Not so long ago, however, my gift was more akin to "Wait Until It's Perfect".  The crazy thing is, nothing ever was.  Perfect.

Thank God He imparted the gift of Roll With It to me.  If He hadn't, very little would be getting done, except what I could do to please and bless myself. I wouldn't be actively mentoring other women, creating art and selling it, and we wouldn't even attempt some of the things on our schedule - because it's all risky business.

But we Roll With It.  What God says, we do, even when it is BigBig, even when we don't seem to have the resources, even when we can't do it perfectly the first time.

The big revelation (truly) for me was - and I didn't begin to really get it until I began naming my years, beginning with "Create" -  that you always tweak as you go.  I once knew a man, Godblesshim, who for years was hung up on pride.  He worried that The Preacher was prideful, worried about the pride of teenage boys, and prayed endlessly for humility - especially that others who were doing Big Things would Stay Humble.  He was the pride police, and of course, you aren't supposed to walk in pride.

So you sit and do little-to-nothing in the area of your true calling and passion, wearing pride turned inside-out like a reversible coat.  We all know that pride is what keeps you sitting there until you are no longer proud.  And the worst pride of all is to be certain of your own humility.  Might be best to shed that deceptively-protective layer and stand up and do something imperfectly.  By the way - be proud that you did.

Then you simply face up....man-up...woman-up....to the Tweaking Process.  Someone is going to correct/critique/tell you how you must improve.

Hug them, when they do.  I did...just last week - and they weren't just correcting my spelling or my grammar.

And I received correction a few weeks before that.  If no one is critiquing you, you aren't out in front.  (And if you are the one always critiquing...well...I've got sad news.  You aren't out in front either.  But I'll take your criticism on advisement.)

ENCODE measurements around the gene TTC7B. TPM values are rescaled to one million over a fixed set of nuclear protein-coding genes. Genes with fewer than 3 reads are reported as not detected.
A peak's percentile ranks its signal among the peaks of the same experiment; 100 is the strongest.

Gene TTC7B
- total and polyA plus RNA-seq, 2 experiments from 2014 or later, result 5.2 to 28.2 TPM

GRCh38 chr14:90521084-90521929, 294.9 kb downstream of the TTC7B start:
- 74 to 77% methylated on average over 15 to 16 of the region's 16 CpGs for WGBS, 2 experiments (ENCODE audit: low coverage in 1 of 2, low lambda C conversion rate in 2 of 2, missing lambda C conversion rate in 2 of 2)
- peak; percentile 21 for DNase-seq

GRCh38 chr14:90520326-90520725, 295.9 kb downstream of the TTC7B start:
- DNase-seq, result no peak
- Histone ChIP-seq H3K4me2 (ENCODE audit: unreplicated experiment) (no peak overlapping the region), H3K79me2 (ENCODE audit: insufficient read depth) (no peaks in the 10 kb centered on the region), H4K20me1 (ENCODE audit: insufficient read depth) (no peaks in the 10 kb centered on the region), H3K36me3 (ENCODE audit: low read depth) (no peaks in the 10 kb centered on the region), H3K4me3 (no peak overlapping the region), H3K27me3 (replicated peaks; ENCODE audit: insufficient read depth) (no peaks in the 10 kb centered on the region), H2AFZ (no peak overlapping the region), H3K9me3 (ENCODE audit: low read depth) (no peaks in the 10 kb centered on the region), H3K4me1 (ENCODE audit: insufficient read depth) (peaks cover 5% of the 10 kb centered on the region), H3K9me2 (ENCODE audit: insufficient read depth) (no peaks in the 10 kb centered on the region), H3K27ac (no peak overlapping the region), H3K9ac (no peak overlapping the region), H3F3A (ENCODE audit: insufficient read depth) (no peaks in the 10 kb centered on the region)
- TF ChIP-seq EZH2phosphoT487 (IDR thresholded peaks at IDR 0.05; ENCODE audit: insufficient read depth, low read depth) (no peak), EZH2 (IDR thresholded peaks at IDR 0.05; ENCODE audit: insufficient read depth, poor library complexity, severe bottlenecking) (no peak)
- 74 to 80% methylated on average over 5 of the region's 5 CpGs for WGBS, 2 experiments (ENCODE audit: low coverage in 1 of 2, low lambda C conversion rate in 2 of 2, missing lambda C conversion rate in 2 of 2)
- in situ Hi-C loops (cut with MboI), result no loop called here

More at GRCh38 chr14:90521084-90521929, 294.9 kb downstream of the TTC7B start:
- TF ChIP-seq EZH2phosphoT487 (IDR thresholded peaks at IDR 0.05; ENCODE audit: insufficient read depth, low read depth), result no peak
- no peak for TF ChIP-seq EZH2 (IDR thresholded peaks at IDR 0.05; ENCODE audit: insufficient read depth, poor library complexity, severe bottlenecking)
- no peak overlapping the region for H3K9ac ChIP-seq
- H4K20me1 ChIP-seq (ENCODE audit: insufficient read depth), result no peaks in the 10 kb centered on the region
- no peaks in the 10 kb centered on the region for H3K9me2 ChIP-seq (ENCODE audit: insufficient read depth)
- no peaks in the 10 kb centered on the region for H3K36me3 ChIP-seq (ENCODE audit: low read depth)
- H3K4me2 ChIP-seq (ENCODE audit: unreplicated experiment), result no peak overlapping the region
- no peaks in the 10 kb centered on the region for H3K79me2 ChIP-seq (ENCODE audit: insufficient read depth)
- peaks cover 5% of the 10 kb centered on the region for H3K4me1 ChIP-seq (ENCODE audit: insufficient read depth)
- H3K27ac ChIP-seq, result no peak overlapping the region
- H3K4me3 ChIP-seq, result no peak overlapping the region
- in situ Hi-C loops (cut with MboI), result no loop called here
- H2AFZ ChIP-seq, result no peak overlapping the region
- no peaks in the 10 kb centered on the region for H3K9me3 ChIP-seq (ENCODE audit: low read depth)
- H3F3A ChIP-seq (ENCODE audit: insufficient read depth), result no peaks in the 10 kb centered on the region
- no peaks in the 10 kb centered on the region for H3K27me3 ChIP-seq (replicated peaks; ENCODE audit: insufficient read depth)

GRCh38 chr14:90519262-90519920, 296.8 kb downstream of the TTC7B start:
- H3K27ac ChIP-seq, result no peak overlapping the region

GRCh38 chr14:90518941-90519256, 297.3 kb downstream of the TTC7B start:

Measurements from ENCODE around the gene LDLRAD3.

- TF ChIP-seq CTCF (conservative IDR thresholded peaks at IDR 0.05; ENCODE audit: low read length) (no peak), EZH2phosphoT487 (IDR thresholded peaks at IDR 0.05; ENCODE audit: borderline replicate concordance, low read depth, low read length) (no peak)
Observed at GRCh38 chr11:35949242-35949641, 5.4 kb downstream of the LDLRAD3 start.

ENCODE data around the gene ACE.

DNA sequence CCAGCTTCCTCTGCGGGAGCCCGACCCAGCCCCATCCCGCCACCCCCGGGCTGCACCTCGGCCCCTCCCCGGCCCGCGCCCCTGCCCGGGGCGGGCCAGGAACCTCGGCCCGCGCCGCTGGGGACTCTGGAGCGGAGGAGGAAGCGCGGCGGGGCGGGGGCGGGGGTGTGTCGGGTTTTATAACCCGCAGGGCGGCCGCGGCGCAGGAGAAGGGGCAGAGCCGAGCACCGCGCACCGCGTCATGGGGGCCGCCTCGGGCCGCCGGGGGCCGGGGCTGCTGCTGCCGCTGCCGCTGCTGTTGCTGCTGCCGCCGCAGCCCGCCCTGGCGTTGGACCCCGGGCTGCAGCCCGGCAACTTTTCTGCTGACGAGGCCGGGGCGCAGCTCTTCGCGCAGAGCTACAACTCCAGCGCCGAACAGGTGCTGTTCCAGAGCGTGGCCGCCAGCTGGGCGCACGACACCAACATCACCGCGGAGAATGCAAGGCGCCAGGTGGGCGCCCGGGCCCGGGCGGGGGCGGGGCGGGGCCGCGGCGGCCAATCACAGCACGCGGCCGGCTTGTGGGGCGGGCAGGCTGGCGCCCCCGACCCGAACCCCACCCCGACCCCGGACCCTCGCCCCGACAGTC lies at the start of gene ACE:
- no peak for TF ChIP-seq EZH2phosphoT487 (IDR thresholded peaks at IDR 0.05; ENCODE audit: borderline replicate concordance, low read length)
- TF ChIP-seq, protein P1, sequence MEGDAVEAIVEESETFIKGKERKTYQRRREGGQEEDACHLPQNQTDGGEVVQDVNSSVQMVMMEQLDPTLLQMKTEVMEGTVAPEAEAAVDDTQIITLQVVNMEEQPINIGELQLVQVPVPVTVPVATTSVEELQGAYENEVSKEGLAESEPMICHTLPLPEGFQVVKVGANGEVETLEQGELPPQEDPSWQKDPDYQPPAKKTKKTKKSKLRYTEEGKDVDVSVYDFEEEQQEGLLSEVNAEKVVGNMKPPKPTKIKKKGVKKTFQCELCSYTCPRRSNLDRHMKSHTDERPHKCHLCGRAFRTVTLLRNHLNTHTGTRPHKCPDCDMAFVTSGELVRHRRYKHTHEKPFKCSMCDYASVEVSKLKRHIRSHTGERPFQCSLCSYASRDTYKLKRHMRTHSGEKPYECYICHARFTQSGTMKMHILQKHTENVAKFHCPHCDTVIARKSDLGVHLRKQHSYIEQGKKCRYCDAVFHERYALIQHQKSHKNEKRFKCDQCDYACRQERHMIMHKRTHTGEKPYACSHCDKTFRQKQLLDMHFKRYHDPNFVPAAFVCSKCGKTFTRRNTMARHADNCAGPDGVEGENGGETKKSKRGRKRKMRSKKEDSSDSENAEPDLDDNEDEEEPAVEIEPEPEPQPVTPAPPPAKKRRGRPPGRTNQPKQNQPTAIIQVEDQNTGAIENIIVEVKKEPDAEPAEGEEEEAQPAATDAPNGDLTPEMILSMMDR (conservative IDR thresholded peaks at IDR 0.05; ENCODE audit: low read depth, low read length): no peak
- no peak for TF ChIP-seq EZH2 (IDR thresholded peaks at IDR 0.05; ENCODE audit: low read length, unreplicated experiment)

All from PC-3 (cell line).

Does that mean I must embrace all correction?  Nah.  Only when it is for the Greater Good.  Only when it does not compromise the Finished Work of Christ in my life.  When it gets petty or personal, I toss it like year-old mascara.

Friend, it's all in the Tweak.  Life is one big 80 year Tweak.  Get over yourself, and move on.  If you make a mistake, own it and fix it.  I promise the juju of the universe is not moved when we screw things up.  You were born wrong, and you'll be wrong again before dinner.

All my life I thought I had God's stamp of approval because my life wasn't going badly. Now I was faced with the fear that it might actually be the opposite. What if my life was going so beautifully because I wasn't chasing after God?



- Jennie Allen, Anything

Wednesday, August 12, 2015

Wear Your Praise Wednesday {...dresses as shirts...}

(image from allyandashley.com)


Is it just me, or has anyone noticed that hemlines have been alarmingly short in recent days?  That girl up there, she is beautiful, but whoever told her she was wearing a dress was punking her.  

I think that these teeny-tiny short dresses are on their way out, and the "midi dress" or "midi skirt" is making a roaring comeback.  

And that makes me sad.

It makes me sad because never...ever, in my memory...has there been a better selection of beautiful tunic-style tops as we have seen in the era of the Teeny Tiny Dress.

Still.  Younger gals, here is a piece of advice from someone who, though she is almost 50, still has some fashion chops:  if you have to wonder if it is a dress or a top...it is a top.  If it could kind of, sort of be either one...it is a top.

That dress up there?  Most.  Gorgeous.  Shirt.  Ever.

So, because I'd do anything for you, I dug around in my closet for the tops I have that were merchandised to me as dresses...


...and if this isn't proof that this dress is a shirt,  I can't help you.  And I can't ever take myself seriously when I shoot these blog posts.  

It's going to get worse, people, so if you are going to bail on me, do it now.


This little number is from Modcloth.com  I call it my hippie dress, only it could never be a dress because I can't praise the Lord in it.





This dress/shirt is a design by Jeanne Oliver,   and is no longer available.

Don't cry.




(Jeanne...this is me...begging you to design more dresses.  Because I need more shirts.)



Last but not least, I chose a dress that I actually do wear as a dress.  Just to keep you confused.






But no, really.  I wear it as a dress.  I only want you to open your closet and expand your horizons.  



Just don't wear a ball gown as a top.


Um.  Nevermind.